Afterwards, the CDR transferred the exercise data files to the MEC (Medical Equipment Computer) for downlink, as well as the daily wristband HRM (heart rate monitor) data of the workouts on RED, followed by their erasure on the HRM storage medium (done six times a week).

Working off his discretionary “time available” task list, Tokarev completed his regular checkup on the Japanese experiment GCF-JAXA (Granada Crystallization Facility) in the Russian TBU incubator, maintained at 20 degC, including a temperature check on its ART (automatic temperature recorder).   [This daily monitoring/temp checking, carried on the Russian voluntary “time available” task list, will continue until 4/30.]

Also on Valery’s voluntary list for today was the regular periodic photographing and subsequent downlinking of data & imagery collected of the BIO-5 Rasteniya-2 (“Plants-2”) experiment and transferred to the computer.  Working off his “time available” voluntary task list, he also recharged the water tank.   [Rasteniya researches growth and development of plants under spaceflight conditions in the Lada-8 greenhouse.  The regular maintenance of the experiment (each Monday, Wednesday, Friday and Sunday) involves monitoring of seedling growth, humidity measurements, moistening of the substrate if necessary, topping off the water tank if ~20-25% of the total amount (4 liters) remains, and photo/video recording.  Once weekly, data from the Lada greenhouse control unit are recorded on floppy disk for weekly downlink via REGUL-Packet or the new BSR-TM at a suitable occasion.]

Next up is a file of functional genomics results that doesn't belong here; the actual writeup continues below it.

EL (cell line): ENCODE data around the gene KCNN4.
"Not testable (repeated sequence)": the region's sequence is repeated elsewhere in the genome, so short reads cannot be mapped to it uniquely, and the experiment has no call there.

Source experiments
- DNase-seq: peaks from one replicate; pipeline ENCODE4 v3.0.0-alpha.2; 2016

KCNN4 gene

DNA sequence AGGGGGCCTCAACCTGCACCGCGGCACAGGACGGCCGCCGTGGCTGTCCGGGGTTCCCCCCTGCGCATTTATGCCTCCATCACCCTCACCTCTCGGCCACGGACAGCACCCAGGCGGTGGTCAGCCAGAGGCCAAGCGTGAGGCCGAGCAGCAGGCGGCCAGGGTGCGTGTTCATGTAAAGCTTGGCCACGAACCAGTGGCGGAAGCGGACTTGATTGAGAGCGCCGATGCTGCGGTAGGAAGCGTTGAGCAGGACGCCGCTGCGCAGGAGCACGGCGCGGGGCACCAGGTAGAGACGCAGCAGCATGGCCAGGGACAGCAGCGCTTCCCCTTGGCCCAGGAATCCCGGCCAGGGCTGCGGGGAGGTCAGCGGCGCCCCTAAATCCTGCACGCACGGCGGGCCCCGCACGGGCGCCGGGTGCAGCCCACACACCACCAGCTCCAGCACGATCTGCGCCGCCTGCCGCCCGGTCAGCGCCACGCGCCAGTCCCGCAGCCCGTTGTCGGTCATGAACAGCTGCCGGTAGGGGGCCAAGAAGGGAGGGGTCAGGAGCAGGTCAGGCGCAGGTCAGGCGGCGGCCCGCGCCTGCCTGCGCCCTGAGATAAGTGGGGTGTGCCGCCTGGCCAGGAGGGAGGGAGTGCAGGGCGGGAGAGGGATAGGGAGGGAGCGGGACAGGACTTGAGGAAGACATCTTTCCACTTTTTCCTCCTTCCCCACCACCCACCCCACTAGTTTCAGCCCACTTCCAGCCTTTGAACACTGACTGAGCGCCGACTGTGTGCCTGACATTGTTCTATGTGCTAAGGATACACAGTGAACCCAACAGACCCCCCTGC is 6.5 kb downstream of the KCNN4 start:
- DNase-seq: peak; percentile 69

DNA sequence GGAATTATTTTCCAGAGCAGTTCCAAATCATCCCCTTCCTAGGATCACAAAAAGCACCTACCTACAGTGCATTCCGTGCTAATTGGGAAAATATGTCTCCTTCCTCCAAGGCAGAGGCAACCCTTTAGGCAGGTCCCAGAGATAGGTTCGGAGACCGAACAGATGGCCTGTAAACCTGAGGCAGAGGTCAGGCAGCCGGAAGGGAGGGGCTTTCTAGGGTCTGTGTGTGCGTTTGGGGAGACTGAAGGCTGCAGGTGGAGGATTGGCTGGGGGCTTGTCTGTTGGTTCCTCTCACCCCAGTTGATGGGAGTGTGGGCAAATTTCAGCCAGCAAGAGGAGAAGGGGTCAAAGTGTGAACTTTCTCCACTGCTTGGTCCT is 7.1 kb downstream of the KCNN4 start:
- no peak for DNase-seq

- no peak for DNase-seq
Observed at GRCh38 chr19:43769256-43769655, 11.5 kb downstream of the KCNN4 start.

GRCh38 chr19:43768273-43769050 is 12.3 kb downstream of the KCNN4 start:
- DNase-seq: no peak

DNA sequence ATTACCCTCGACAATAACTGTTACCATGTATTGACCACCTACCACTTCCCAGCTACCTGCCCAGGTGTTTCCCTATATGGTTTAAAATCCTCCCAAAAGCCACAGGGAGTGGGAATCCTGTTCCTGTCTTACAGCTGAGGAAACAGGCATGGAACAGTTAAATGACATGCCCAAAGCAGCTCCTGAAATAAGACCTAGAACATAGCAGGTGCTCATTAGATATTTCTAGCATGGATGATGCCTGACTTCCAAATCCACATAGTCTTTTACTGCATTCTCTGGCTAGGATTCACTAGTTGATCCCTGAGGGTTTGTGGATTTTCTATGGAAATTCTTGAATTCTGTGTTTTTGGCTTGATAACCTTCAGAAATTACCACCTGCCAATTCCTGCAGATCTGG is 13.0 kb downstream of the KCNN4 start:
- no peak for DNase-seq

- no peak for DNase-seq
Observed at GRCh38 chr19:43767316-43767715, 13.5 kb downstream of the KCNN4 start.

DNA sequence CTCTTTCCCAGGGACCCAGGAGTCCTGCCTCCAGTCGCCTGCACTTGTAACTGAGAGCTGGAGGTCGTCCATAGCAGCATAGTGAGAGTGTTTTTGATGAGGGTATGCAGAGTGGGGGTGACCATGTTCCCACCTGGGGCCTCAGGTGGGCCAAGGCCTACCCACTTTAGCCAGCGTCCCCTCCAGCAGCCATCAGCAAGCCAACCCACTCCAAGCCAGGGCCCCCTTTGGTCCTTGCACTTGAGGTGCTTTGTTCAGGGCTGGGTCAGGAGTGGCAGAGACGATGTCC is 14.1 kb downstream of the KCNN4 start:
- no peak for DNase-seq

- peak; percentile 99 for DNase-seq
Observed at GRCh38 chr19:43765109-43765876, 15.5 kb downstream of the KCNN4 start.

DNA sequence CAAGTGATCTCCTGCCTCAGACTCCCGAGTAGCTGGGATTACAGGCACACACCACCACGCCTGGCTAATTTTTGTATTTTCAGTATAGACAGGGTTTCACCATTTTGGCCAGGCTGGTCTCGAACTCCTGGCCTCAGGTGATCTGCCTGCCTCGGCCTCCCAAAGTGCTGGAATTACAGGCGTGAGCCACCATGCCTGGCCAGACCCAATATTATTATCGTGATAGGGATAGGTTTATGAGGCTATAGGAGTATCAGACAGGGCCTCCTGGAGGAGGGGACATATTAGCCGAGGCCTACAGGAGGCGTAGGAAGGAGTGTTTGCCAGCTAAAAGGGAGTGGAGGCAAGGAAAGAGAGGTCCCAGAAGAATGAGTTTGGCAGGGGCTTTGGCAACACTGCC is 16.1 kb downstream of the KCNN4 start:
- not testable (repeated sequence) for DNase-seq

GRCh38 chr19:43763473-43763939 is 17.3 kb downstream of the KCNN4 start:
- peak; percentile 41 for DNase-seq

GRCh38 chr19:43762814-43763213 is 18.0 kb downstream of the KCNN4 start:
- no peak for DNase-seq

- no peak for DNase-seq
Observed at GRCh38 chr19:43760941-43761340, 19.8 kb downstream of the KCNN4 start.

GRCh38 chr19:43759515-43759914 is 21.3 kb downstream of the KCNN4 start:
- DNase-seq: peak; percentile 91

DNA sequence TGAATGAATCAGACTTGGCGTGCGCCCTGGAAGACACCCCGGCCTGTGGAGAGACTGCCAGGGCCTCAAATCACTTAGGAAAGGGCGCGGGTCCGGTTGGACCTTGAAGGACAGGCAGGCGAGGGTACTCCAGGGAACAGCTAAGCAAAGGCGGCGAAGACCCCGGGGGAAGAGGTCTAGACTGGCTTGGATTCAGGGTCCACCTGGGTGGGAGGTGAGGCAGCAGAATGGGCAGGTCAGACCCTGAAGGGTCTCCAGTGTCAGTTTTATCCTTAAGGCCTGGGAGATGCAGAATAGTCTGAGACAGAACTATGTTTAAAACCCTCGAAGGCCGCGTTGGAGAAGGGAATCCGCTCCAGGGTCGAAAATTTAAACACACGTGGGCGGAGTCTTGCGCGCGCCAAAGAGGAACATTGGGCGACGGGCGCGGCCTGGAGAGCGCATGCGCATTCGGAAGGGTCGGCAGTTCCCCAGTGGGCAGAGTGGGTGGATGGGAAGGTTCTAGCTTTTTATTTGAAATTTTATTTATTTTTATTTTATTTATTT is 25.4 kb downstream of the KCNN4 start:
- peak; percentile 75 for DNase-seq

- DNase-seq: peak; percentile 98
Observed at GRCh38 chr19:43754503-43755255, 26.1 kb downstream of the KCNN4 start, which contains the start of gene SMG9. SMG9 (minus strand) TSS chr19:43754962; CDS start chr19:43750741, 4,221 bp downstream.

As a third discretionary task item, the FE was to go through the contents of a CTB (Crew Transfer Bag, #1012) in the FGB, searching for an air duct section that will be installed in the Soyuz TMA-7 Descent Module after the spacecraft’s relocation.

At ~2:30pm EST, Bill and Valery will conduct their standard weekly teleconference with the JSC Astronaut Office (Kent Rominger), via S-band S/G (space-to-ground).

Also, at 2:55pm EST, the crew is scheduled for their twelfth regular (nominally weekly) tagup with the Lead Flight Director at MCC-H and TsUP/Moscow via S-band/audio, with a phone patch between Houston and Moscow.

At 7:25am, ISS attitude was changed with a 30-min. maneuver by USTO (U.S. Thruster Only) controller from earth-fixed LVLH (local vertical/local horizontal) to quasi-inertial (solar-pointing) XPOP (x-axis perpendicular to orbit plane).